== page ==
Londondale Fish and Chips
Photo by Tenaya HillsIt's a mannerly Chinese family, not a crusty New England clan or surly brood of Brits, who runs this long-standing Anaheim fish 'n' chips joint. The father usually remains in the backroom, so the bulk of the workload falls to a preteen daughter who jots down orders between math assignments and orders from Mom—she's the one who fries everything to golden puffiness. The two ladies created Londondale's Sino-centric design scheme, where gilded calendars with Botero-esque illustrations of Chinese children hang on the walls and inflated fugu dangle above the heads of customers; the menacing spikes of the Japanese puffer fish dissuade the curious from batting them around. Pastel-hued porcelain lucky cats stretch out above the hot lamps.
It's America at its melting pot-fieriest. But postmodern diversity in a restaurant is pointless if the food is PC (pure crap). Thankfully, the fish 'n' chips stuffed into brown bags at Londondale hold their own against what they hawk across the pond; in some ways, it's better. Mom dunks triangular slabs of cod as large as a medium-sized pizza slice into a puddle of batter and fries it into crunchy, dun-colored skin that doesn't overwhelm the flaky cod. The chips, finger-thick as recently as three months ago, are now a bit too thin for my liking but remain as rubbery, brown and greasy as a true U.K. fry. The tartar sauce, though, achieves a bold creaminess foreign to English cuisine—unctuous, topped with chives and searing with garlic undertones that announce its presence from a football field away.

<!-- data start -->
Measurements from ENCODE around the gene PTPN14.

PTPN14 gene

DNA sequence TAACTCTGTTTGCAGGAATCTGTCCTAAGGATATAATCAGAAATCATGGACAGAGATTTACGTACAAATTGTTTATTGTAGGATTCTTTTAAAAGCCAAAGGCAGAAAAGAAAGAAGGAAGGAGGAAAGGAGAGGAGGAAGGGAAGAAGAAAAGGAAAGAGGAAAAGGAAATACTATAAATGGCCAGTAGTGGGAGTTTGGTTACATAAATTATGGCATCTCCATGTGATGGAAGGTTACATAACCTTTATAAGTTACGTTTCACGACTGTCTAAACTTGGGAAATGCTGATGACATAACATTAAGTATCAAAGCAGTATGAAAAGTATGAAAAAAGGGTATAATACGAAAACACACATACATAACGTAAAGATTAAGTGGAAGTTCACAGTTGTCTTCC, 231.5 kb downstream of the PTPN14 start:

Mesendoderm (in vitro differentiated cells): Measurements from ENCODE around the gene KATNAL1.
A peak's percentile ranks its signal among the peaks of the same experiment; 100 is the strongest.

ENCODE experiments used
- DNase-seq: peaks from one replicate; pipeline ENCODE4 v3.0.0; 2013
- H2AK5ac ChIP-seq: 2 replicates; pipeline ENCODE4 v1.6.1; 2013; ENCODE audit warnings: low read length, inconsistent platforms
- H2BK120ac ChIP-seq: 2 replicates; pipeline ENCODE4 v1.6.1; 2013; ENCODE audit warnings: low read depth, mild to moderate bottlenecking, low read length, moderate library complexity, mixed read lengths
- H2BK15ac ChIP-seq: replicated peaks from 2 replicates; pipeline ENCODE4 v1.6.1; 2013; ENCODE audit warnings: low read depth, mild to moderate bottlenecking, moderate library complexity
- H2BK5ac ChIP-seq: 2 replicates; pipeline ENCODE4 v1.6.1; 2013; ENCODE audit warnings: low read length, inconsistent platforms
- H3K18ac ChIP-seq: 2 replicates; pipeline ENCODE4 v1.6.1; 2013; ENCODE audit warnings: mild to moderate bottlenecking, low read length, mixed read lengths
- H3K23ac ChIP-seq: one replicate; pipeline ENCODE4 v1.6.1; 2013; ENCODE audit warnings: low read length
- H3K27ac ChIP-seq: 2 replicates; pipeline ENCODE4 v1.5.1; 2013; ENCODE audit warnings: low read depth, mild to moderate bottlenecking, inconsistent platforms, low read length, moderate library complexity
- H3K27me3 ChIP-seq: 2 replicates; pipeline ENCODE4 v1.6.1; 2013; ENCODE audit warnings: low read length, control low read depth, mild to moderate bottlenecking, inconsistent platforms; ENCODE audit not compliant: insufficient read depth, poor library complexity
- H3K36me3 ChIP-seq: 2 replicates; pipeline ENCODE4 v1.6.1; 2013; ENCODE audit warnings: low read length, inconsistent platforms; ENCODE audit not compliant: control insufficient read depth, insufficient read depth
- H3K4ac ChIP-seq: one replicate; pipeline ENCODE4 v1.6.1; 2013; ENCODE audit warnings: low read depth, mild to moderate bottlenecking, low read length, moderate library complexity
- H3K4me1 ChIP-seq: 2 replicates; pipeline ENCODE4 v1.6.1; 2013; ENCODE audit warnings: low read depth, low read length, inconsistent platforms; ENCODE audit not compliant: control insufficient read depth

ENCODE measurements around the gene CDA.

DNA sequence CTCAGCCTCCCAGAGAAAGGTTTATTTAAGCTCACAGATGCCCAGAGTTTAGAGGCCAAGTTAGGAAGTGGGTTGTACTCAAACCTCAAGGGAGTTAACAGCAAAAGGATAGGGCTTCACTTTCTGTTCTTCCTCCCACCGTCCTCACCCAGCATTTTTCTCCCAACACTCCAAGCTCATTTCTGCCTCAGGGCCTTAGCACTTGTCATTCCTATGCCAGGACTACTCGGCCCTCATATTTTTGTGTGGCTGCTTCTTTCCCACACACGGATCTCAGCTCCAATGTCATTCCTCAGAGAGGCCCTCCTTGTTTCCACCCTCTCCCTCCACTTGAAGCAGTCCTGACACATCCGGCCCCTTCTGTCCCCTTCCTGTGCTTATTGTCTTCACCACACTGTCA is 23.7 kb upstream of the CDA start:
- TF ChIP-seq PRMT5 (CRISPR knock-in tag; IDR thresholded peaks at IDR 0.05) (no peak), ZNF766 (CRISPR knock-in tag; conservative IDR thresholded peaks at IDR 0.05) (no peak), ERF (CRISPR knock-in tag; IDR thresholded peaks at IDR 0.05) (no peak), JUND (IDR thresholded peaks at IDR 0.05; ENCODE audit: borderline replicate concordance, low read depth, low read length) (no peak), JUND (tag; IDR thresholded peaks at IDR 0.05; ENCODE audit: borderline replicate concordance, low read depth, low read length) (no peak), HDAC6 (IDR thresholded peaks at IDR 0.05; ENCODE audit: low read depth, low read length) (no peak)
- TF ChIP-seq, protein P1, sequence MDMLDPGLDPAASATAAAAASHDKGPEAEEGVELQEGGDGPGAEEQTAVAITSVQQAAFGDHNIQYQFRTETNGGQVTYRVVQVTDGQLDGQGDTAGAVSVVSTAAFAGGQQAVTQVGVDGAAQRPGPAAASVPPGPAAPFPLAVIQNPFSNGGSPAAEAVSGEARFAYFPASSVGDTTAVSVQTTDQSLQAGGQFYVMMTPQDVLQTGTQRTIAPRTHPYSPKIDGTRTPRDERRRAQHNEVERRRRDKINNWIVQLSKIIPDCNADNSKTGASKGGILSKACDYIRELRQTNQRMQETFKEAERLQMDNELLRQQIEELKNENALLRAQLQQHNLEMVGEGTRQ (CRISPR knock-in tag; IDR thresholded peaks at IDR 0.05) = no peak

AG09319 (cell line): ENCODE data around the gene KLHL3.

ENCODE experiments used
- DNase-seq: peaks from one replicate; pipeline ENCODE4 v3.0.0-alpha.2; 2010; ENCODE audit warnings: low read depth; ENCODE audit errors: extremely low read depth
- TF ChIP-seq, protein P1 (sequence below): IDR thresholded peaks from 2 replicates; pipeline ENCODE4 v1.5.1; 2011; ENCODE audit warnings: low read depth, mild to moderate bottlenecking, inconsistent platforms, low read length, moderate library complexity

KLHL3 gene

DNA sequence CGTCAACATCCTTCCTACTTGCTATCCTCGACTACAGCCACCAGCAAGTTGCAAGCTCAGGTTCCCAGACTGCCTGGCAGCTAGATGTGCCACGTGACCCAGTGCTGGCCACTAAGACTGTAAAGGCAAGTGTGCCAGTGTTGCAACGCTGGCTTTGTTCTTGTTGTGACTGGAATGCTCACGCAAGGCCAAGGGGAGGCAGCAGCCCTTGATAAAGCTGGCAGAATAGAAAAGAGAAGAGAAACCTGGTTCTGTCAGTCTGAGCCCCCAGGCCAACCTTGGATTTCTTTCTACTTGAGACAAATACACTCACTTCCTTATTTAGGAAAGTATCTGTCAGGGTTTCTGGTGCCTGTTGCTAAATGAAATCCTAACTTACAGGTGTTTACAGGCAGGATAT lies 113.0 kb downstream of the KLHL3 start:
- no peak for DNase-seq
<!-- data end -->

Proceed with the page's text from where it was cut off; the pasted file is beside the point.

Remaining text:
Fish isn't the only food fried at Londondale. Order some shrimp, and Mom conjoins two of them into a gnarled circle waiting for partition like a wishbone. Scallops and oysters become pungent, bite-sized marine falafels. The mushrooms and zucchini are okay, but the earthy eggplant slices approach the size of Olympic medals. Mom would probably deep-fry a menu if you asked nicely.
The only Asian reference on the menu is a complimentary side cup of Sriracha Hot Sauce—but you have to ask. Adding spice to a meal renowned for its bland taste seems almost heretical, but mix the Sriracha with the tartar sauce, then slather the resulting glop on everything. Suddenly, Bush's proposed open-borders program becomes more palatable, and the promise of the melting pot kindles up again.
Londondale Fish & Chips, 1780 S. Euclid St., Anaheim, (714) 776-0211.
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